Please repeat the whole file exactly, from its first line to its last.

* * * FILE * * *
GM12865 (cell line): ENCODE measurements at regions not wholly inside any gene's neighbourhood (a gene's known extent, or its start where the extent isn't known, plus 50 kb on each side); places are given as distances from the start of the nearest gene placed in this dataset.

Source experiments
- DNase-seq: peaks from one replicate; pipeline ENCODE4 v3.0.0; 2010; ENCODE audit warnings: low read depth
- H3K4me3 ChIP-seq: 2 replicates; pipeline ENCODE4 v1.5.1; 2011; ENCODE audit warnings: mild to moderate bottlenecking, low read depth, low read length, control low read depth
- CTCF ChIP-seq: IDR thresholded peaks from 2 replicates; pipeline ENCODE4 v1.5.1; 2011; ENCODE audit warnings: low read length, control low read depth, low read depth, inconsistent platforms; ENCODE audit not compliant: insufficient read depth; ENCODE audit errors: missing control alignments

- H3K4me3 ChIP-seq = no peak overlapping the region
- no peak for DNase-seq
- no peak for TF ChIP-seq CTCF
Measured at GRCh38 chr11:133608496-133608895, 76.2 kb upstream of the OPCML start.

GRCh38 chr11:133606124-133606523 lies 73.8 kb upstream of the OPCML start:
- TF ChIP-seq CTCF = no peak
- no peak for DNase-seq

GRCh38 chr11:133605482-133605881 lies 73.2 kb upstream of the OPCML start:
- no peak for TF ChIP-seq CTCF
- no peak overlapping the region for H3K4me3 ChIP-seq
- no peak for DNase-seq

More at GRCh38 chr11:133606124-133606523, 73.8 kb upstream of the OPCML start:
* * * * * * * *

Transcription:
GM12865 (cell line): ENCODE measurements at regions not wholly inside any gene's neighbourhood (a gene's known extent, or its start where the extent isn't known, plus 50 kb on each side); places are given as distances from the start of the nearest gene placed in this dataset.

Source experiments
- DNase-seq: peaks from one replicate; pipeline ENCODE4 v3.0.0; 2010; ENCODE audit warnings: low read depth
- H3K4me3 ChIP-seq: 2 replicates; pipeline ENCODE4 v1.5.1; 2011; ENCODE audit warnings: mild to moderate bottlenecking, low read depth, low read length, control low read depth
- CTCF ChIP-seq: IDR thresholded peaks from 2 replicates; pipeline ENCODE4 v1.5.1; 2011; ENCODE audit warnings: low read length, control low read depth, low read depth, inconsistent platforms; ENCODE audit not compliant: insufficient read depth; ENCODE audit errors: missing control alignments

- H3K4me3 ChIP-seq = no peak overlapping the region
- no peak for DNase-seq
- no peak for TF ChIP-seq CTCF
Measured at GRCh38 chr11:133608496-133608895, 76.2 kb upstream of the OPCML start.

GRCh38 chr11:133606124-133606523 lies 73.8 kb upstream of the OPCML start:
- TF ChIP-seq CTCF = no peak
- no peak for DNase-seq

GRCh38 chr11:133605482-133605881 lies 73.2 kb upstream of the OPCML start:
- no peak for TF ChIP-seq CTCF
- no peak overlapping the region for H3K4me3 ChIP-seq
- no peak for DNase-seq

More at GRCh38 chr11:133606124-133606523, 73.8 kb upstream of the OPCML start: